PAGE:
The Cache API is a system for storing and retrieving network requests and responses in your app's front-end code or service worker. It can be used to store assets, such as images and files, locally on the user's device. This can make your application work even when it's offline, or improve its performance by reducing the number of network requests that are needed to render the app.

The following code snippet shows how to listen to the fetch event in a service worker, and store the response from the server by using the Cache API:

self.addEventListener("fetch", event => {
  async function cacheAndReturnRequest() {
    // Get the response from the server.
    const fetchResponse = await fetch(event.request.url);
    // Open the app's cache.
    const cache = await"cache-name");
    // Put the response in cache.
    cache.put(event.request.url, fetchResponse.clone());
    // And return the response.
    return fetchResponse.


To discover other useful Cache API scenarios, see Use Service Workers to manage network requests.

File System Access

The File System Access API makes it possible for your app to access files on the user's device in a way that's similar to native applications. It can be used to create applications that can read and write files, such as text or image editors.

To open a file from the user's device, use the showOpenFilePicker() function:

openFileButton.addEventListener("click", async () => {
  const fileHandles = await window.showOpenFilePicker();

To learn more, see Window.showOpenFilePicker() on MDN.

The File System Access API can also be coupled with the PWA File Handling feature to register your app as a handler of specific file types, and therefore feel more native to users. To learn more, see Handle files in Progressive Web Apps.

The origin-private File System Access API is a variation of the File System Access API that's intended to provide more privacy for users. It allows applications to access files on the user's device too, but only within a specific directory that's private to the app's origin. Also, this API is not intended to make it easy for users to access the private directory using their file explorer.

To open a file from the origin-private file system, use the Promise-based API:

// Get the origin-private directory handle.
const root = await;
// Get the handle for a file in the directory.
const fileHandle = await root.getFileHandle("my-file.txt");

Storage quota

In Microsoft Edge, local and session storage are limited to about 5MB each.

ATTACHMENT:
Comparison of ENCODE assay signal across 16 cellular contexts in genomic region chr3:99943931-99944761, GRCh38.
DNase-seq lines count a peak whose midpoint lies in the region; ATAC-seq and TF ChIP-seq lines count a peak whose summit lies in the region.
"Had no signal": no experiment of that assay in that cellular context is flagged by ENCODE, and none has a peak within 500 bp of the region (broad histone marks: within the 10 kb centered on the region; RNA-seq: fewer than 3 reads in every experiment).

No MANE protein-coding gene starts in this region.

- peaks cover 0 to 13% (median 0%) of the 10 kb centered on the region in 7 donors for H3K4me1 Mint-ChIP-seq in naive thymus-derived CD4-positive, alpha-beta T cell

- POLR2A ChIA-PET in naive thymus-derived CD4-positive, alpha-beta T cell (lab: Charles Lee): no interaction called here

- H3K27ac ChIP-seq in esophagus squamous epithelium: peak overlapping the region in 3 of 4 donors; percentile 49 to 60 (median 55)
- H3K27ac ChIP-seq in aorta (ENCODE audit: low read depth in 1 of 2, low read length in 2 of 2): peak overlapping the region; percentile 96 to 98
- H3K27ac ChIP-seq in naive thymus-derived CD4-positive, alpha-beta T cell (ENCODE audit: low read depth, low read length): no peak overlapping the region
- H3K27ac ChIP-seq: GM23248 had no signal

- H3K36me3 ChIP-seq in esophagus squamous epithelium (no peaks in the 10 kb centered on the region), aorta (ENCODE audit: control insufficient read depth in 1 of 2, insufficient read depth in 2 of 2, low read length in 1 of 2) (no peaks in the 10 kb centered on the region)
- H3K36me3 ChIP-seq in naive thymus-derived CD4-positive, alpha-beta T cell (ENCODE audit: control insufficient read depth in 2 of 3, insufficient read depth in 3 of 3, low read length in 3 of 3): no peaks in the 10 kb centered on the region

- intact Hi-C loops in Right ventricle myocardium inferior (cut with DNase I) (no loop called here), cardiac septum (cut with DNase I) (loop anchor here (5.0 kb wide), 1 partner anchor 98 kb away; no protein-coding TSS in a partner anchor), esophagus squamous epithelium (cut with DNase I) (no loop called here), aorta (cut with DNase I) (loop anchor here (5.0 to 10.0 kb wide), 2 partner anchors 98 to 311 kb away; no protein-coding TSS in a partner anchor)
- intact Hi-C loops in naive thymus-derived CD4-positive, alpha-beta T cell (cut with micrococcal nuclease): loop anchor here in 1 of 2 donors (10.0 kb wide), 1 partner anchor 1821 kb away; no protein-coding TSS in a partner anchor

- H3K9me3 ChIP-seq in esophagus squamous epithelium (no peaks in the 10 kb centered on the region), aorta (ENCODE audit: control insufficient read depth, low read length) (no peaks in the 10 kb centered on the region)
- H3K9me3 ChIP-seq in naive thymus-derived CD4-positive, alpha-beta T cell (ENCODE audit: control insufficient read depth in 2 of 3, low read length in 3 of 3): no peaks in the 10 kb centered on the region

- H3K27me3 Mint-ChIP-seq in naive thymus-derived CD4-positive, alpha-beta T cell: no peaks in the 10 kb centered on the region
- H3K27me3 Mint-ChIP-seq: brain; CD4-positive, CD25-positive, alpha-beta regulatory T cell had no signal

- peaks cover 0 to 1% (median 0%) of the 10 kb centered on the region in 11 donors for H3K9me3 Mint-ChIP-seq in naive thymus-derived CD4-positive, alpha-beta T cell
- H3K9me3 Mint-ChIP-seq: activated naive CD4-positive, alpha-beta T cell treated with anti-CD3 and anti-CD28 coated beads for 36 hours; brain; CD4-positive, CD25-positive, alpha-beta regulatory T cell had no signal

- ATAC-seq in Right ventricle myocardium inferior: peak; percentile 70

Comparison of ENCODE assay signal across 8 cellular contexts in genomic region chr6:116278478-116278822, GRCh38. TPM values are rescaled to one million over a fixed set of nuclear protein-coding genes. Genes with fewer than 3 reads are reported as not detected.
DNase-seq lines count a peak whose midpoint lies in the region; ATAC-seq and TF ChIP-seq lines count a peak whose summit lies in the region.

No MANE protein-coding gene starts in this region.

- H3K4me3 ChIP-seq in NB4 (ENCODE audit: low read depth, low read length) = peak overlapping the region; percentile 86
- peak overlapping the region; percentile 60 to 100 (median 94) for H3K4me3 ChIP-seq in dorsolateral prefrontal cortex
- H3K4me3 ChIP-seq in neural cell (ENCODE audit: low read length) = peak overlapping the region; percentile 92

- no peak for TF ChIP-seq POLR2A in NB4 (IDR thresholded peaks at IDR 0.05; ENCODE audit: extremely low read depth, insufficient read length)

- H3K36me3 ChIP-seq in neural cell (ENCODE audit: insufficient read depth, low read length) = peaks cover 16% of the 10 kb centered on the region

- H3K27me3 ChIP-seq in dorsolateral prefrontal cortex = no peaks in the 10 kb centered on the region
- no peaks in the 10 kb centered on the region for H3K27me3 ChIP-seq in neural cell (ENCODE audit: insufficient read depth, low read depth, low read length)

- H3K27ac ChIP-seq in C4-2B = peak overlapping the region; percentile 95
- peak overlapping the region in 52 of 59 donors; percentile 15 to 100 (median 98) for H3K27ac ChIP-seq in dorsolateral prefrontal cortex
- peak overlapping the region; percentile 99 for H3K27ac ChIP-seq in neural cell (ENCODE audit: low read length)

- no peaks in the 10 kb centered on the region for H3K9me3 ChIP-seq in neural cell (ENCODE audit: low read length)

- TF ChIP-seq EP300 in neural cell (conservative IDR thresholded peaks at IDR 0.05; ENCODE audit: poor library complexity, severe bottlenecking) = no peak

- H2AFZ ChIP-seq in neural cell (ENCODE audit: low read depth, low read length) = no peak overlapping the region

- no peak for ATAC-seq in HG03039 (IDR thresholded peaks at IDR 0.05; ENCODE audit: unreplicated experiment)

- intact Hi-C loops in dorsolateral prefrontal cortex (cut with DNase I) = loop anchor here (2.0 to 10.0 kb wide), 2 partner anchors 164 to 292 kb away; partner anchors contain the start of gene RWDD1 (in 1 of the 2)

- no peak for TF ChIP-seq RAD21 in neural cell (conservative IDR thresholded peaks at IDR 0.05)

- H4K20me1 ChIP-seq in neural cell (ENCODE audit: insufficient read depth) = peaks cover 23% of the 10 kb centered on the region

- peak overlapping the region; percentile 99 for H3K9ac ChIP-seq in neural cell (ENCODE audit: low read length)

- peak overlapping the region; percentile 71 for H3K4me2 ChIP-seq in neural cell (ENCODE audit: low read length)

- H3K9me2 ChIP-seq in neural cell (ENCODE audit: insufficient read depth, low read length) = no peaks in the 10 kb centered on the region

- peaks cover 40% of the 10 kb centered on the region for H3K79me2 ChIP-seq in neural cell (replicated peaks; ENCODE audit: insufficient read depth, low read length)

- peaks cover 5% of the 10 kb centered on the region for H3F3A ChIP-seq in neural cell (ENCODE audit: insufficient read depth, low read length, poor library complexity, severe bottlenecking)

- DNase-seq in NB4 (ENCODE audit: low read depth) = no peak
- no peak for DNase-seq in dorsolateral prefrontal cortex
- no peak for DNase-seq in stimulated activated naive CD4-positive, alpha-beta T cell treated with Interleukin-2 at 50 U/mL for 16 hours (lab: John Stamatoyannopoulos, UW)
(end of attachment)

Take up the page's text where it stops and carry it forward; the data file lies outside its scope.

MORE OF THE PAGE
Other types of data storage, such as IndexedDB, Cache API, or Origin Private File System Access API, can use up to 60% of the total disk space on the device. For example, if the device your app is running on has a 64GB disk, Microsoft Edge allows your app to store up to about 38GB of data.

Note that the free space that's actually available on the device may be less than the 60% storage quota. For example, if the device your app is running on has a 64GB disk, but 50GB is already used by the operating system and other files, your app will only be able to store 14GB of data, even if the storage quota is still 38GB.

You can use to ask the Storage Manager API what the storage quota for your app's origin is, and how much from it is already used. To learn more, see StorageManager.estimate() on MDN.

Trying to store more data than is available or allowed results in a JavaScript error. Your code should catch this error by using try...catch statements. The code snippet below shows how to catch an exceeded quota error when storing data using Web Storage:

try {
  localStorage.setItem('foo', 'bar');
} catch (e) {
  // Code that handles the lack of storage space.

Data eviction

When the user's device starts being low on available disk space, also known as storage pressure, Microsoft Edge will start evicting non-persistent data.

This means that the data your app stored by using the Cache API, IndexedDB, the Origin Private File System Access API, or Web Storage might get evicted.

By default, the data your app stores is not considered persistent and can get evicted when there's storage pressure. If your app stores critical data, use the function to make your app's storage persistent. Persistent storage can only be cleared by the user. To learn more, see StorageManager.persist() on MDN.